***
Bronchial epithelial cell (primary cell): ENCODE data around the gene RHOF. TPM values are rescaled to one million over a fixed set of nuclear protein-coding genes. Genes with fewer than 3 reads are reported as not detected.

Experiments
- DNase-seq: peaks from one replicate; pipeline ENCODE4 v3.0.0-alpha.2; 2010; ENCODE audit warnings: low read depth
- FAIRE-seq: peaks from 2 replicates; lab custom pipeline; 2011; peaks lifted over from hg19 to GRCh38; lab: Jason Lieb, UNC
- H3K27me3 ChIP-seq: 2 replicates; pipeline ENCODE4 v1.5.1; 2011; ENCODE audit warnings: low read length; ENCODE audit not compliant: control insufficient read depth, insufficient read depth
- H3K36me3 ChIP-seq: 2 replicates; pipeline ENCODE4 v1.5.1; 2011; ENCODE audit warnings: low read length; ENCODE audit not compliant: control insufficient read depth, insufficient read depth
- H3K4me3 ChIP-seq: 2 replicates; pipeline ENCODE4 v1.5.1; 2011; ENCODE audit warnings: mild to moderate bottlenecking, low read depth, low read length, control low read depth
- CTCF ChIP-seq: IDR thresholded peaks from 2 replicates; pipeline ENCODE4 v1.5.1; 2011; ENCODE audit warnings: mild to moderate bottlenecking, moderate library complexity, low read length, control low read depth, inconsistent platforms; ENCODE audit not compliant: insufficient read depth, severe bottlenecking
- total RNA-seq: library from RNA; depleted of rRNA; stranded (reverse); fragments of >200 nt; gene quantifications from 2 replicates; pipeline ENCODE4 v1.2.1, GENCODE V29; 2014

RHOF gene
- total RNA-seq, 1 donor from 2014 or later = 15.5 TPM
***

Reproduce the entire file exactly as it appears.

Bronchial epithelial cell (primary cell): ENCODE data around the gene RHOF. TPM values are rescaled to one million over a fixed set of nuclear protein-coding genes. Genes with fewer than 3 reads are reported as not detected.

Experiments
- DNase-seq: peaks from one replicate; pipeline ENCODE4 v3.0.0-alpha.2; 2010; ENCODE audit warnings: low read depth
- FAIRE-seq: peaks from 2 replicates; lab custom pipeline; 2011; peaks lifted over from hg19 to GRCh38; lab: Jason Lieb, UNC
- H3K27me3 ChIP-seq: 2 replicates; pipeline ENCODE4 v1.5.1; 2011; ENCODE audit warnings: low read length; ENCODE audit not compliant: control insufficient read depth, insufficient read depth
- H3K36me3 ChIP-seq: 2 replicates; pipeline ENCODE4 v1.5.1; 2011; ENCODE audit warnings: low read length; ENCODE audit not compliant: control insufficient read depth, insufficient read depth
- H3K4me3 ChIP-seq: 2 replicates; pipeline ENCODE4 v1.5.1; 2011; ENCODE audit warnings: mild to moderate bottlenecking, low read depth, low read length, control low read depth
- CTCF ChIP-seq: IDR thresholded peaks from 2 replicates; pipeline ENCODE4 v1.5.1; 2011; ENCODE audit warnings: mild to moderate bottlenecking, moderate library complexity, low read length, control low read depth, inconsistent platforms; ENCODE audit not compliant: insufficient read depth, severe bottlenecking
- total RNA-seq: library from RNA; depleted of rRNA; stranded (reverse); fragments of >200 nt; gene quantifications from 2 replicates; pipeline ENCODE4 v1.2.1, GENCODE V29; 2014

RHOF gene
- total RNA-seq, 1 donor from 2014 or later = 15.5 TPM